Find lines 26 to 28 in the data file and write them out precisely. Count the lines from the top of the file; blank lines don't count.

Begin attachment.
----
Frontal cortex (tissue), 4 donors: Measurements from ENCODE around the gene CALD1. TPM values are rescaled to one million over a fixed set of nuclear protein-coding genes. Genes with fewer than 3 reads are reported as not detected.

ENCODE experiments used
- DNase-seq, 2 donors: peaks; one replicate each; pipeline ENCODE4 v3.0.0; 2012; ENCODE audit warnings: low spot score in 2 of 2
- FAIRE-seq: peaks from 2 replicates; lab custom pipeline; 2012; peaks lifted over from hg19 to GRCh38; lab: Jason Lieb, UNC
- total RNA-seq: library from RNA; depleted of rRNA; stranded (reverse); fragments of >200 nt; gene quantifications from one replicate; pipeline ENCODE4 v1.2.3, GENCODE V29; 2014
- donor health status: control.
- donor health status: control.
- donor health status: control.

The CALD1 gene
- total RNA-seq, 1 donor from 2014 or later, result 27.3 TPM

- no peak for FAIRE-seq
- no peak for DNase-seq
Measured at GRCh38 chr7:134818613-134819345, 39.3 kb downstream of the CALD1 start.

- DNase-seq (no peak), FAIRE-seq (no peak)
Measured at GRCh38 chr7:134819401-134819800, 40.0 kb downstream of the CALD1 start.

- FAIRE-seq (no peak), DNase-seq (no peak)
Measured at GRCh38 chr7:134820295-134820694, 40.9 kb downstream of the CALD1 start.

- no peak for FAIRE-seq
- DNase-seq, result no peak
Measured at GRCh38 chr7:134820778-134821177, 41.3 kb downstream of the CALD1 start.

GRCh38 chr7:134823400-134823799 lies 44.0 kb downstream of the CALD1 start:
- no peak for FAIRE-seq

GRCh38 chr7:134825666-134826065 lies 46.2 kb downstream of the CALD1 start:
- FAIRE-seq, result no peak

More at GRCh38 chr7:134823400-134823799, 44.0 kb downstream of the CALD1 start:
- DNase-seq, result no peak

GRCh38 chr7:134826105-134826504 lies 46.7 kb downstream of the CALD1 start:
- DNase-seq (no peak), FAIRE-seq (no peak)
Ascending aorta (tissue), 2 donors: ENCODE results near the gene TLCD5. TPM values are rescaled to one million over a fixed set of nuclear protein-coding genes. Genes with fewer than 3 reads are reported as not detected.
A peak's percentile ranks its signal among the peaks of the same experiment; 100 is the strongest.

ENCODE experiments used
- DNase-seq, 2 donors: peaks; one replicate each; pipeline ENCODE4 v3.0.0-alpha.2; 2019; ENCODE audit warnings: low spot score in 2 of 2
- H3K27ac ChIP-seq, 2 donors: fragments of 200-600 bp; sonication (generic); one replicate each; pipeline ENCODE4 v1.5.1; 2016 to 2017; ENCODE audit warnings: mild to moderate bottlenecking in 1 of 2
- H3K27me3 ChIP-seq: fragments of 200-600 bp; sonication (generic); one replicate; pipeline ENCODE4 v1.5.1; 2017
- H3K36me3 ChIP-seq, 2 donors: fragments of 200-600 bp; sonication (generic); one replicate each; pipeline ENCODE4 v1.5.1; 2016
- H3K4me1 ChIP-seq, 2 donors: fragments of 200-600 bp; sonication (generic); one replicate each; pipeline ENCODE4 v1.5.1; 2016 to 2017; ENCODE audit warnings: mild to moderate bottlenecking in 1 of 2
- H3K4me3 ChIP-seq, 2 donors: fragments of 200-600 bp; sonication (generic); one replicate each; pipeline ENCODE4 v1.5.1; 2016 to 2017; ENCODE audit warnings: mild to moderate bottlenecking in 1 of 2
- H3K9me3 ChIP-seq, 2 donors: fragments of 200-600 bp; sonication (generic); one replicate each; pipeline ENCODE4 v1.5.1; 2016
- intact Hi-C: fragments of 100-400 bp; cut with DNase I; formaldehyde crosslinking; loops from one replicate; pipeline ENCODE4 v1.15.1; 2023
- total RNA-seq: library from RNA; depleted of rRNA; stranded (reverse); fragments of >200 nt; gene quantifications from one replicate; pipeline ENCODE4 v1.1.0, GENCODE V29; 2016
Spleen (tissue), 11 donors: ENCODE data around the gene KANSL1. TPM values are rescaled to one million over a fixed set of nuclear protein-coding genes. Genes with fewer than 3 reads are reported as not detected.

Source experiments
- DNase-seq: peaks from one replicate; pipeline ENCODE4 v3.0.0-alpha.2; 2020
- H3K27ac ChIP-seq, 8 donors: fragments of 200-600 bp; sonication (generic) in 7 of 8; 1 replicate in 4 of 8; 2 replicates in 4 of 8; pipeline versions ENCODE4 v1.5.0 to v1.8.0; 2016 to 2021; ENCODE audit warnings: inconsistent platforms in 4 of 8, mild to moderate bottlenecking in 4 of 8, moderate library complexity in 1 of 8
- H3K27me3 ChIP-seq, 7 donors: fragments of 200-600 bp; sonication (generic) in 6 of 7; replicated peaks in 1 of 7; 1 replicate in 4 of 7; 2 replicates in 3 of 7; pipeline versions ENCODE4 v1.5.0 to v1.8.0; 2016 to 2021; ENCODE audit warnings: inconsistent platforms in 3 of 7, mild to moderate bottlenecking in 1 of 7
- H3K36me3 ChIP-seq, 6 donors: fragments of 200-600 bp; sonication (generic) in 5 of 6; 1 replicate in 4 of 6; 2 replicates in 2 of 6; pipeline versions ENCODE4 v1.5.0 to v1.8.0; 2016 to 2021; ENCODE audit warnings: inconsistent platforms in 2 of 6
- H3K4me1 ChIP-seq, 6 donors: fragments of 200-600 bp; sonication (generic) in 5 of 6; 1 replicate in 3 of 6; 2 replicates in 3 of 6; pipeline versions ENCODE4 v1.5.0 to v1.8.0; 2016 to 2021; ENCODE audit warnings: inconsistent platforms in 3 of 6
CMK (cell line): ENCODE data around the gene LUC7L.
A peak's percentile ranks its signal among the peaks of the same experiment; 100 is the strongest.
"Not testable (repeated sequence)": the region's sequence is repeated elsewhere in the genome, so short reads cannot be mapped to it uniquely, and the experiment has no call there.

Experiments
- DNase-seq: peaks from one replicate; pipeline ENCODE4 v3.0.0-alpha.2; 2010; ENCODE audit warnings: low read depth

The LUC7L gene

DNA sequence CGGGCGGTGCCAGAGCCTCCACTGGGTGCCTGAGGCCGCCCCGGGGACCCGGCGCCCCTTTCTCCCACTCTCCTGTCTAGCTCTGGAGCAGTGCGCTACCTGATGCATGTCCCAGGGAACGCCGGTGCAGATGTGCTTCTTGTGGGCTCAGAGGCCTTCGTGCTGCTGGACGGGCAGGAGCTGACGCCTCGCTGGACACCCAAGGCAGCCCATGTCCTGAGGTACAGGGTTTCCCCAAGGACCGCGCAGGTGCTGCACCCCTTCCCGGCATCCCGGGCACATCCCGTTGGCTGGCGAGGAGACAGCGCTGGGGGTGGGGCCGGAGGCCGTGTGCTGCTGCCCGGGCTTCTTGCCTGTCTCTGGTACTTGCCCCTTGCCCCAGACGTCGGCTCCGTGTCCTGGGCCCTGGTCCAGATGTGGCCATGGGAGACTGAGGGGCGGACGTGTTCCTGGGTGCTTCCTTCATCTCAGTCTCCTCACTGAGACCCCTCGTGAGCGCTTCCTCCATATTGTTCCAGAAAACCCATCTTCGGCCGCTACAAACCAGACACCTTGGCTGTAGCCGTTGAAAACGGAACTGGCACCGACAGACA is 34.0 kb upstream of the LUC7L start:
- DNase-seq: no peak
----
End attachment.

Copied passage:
- DNase-seq, result no peak

GRCh38 chr7:134826105-134826504 lies 46.7 kb downstream of the CALD1 start:
- DNase-seq (no peak), FAIRE-seq (no peak)